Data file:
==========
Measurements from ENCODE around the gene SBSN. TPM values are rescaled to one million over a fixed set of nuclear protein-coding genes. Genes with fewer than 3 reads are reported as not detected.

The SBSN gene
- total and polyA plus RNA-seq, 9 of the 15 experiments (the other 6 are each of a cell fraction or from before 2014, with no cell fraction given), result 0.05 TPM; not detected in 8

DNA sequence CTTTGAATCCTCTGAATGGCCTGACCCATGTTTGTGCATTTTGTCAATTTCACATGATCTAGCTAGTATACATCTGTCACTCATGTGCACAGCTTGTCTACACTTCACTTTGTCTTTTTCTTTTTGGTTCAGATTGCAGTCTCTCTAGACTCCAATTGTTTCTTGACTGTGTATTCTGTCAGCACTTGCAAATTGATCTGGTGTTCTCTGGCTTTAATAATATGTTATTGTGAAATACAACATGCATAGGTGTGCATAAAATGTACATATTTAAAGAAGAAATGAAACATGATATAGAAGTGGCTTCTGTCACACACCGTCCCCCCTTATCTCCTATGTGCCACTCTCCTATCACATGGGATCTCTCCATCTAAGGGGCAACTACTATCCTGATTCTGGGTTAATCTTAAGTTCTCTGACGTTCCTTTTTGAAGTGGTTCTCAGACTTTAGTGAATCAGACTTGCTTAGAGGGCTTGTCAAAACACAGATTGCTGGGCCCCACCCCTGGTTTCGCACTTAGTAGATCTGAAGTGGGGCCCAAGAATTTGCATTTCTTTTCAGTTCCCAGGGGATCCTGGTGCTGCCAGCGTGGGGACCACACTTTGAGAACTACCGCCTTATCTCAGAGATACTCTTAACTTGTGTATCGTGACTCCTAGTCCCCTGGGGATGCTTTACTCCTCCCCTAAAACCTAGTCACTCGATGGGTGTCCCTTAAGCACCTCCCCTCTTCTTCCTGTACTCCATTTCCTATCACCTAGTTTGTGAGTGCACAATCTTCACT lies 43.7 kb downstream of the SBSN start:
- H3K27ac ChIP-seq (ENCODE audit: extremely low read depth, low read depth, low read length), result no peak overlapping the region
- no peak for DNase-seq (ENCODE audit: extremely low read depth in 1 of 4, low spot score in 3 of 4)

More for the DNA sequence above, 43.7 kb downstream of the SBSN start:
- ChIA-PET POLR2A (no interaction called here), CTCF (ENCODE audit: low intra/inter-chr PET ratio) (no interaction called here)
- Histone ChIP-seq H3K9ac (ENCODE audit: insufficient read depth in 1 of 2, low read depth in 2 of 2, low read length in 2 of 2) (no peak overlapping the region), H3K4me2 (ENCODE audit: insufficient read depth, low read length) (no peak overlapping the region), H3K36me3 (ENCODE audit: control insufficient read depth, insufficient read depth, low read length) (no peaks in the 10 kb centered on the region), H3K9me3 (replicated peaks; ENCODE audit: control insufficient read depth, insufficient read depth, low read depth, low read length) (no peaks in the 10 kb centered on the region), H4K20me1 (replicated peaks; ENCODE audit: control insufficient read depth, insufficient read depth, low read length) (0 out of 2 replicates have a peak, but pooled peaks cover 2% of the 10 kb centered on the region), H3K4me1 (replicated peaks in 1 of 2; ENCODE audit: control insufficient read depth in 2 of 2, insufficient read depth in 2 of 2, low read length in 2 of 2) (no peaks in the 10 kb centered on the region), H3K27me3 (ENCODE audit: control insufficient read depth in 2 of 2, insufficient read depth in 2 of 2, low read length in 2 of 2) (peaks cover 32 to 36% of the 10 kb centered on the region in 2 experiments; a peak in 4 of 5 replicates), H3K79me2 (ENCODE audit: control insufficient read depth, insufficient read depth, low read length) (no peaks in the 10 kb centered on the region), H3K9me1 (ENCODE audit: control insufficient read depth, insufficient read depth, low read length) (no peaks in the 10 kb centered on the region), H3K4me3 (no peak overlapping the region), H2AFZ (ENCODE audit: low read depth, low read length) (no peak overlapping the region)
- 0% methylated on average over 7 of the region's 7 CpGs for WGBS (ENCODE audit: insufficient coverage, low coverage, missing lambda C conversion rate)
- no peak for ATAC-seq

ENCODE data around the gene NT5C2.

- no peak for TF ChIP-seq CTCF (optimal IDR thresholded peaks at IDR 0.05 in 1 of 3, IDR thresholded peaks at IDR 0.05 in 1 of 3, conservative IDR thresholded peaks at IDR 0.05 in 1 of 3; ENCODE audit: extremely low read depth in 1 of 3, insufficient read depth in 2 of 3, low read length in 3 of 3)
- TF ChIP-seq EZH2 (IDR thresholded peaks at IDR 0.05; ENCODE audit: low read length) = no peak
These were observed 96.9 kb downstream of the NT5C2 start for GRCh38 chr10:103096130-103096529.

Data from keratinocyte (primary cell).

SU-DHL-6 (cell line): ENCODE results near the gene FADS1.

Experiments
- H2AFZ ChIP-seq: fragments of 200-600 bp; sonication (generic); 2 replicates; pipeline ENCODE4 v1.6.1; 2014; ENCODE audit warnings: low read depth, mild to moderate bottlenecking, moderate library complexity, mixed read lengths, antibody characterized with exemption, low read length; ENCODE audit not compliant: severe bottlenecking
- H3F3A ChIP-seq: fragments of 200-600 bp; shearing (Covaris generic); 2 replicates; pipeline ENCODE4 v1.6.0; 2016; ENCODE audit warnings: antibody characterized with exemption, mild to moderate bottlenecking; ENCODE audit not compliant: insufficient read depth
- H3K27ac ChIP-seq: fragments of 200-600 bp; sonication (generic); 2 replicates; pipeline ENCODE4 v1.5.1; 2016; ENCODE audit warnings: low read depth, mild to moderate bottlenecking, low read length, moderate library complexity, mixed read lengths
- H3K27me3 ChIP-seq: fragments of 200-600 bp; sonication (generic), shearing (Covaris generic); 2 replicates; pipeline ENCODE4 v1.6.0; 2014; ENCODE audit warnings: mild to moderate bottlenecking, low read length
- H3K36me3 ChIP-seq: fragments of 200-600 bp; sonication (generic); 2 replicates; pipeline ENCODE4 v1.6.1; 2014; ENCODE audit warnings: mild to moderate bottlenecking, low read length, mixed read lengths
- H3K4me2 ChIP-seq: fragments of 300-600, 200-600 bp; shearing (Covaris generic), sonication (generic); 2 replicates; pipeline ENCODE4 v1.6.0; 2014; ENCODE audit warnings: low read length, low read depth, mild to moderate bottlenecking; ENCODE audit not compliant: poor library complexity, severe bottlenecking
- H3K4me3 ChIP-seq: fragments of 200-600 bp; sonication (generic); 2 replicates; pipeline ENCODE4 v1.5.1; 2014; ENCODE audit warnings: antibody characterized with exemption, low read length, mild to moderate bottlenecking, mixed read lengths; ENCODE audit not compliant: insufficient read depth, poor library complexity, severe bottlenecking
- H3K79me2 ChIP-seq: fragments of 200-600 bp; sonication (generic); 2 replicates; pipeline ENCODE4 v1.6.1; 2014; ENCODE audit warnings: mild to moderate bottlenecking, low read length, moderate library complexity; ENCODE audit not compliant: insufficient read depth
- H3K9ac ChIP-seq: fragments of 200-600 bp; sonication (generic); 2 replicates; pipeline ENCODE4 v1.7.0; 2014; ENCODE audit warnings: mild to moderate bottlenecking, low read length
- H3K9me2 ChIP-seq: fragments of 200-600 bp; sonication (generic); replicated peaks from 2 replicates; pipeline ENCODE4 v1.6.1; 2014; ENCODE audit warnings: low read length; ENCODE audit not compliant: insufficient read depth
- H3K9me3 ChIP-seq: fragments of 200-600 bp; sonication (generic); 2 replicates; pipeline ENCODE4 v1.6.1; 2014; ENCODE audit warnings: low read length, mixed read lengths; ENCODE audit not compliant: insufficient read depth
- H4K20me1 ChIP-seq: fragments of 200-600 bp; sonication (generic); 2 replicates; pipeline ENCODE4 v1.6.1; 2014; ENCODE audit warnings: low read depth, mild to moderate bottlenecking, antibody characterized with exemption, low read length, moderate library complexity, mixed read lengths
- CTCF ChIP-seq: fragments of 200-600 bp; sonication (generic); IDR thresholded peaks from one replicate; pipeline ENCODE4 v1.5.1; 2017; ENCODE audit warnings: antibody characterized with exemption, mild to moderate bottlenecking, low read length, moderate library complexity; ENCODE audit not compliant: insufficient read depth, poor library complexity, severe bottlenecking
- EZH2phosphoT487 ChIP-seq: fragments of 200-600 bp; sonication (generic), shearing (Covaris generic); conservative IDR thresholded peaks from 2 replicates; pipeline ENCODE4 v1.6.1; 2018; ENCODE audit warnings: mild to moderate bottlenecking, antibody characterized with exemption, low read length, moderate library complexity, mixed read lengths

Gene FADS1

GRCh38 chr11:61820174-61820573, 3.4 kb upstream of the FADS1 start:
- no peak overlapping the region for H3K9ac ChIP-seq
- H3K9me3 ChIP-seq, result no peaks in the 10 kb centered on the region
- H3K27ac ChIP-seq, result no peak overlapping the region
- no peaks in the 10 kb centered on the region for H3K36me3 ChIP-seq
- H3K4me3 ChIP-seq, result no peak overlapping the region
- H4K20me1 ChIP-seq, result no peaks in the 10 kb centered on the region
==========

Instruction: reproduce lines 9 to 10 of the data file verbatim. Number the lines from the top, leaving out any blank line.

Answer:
- Histone ChIP-seq H3K9ac (ENCODE audit: insufficient read depth in 1 of 2, low read depth in 2 of 2, low read length in 2 of 2) (no peak overlapping the region), H3K4me2 (ENCODE audit: insufficient read depth, low read length) (no peak overlapping the region), H3K36me3 (ENCODE audit: control insufficient read depth, insufficient read depth, low read length) (no peaks in the 10 kb centered on the region), H3K9me3 (replicated peaks; ENCODE audit: control insufficient read depth, insufficient read depth, low read depth, low read length) (no peaks in the 10 kb centered on the region), H4K20me1 (replicated peaks; ENCODE audit: control insufficient read depth, insufficient read depth, low read length) (0 out of 2 replicates have a peak, but pooled peaks cover 2% of the 10 kb centered on the region), H3K4me1 (replicated peaks in 1 of 2; ENCODE audit: control insufficient read depth in 2 of 2, insufficient read depth in 2 of 2, low read length in 2 of 2) (no peaks in the 10 kb centered on the region), H3K27me3 (ENCODE audit: control insufficient read depth in 2 of 2, insufficient read depth in 2 of 2, low read length in 2 of 2) (peaks cover 32 to 36% of the 10 kb centered on the region in 2 experiments; a peak in 4 of 5 replicates), H3K79me2 (ENCODE audit: control insufficient read depth, insufficient read depth, low read length) (no peaks in the 10 kb centered on the region), H3K9me1 (ENCODE audit: control insufficient read depth, insufficient read depth, low read length) (no peaks in the 10 kb centered on the region), H3K4me3 (no peak overlapping the region), H2AFZ (ENCODE audit: low read depth, low read length) (no peak overlapping the region)
- 0% methylated on average over 7 of the region's 7 CpGs for WGBS (ENCODE audit: insufficient coverage, low coverage, missing lambda C conversion rate)